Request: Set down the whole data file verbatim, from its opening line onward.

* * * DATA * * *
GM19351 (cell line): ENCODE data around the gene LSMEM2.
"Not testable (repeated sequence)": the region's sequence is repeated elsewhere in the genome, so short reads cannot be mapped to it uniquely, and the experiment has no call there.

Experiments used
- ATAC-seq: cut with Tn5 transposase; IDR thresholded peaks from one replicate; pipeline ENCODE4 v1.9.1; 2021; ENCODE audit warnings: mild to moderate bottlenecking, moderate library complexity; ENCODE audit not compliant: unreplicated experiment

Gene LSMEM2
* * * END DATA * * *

GM19351 (cell line): ENCODE data around the gene LSMEM2.
"Not testable (repeated sequence)": the region's sequence is repeated elsewhere in the genome, so short reads cannot be mapped to it uniquely, and the experiment has no call there.

Experiments used
- ATAC-seq: cut with Tn5 transposase; IDR thresholded peaks from one replicate; pipeline ENCODE4 v1.9.1; 2021; ENCODE audit warnings: mild to moderate bottlenecking, moderate library complexity; ENCODE audit not compliant: unreplicated experiment

Gene LSMEM2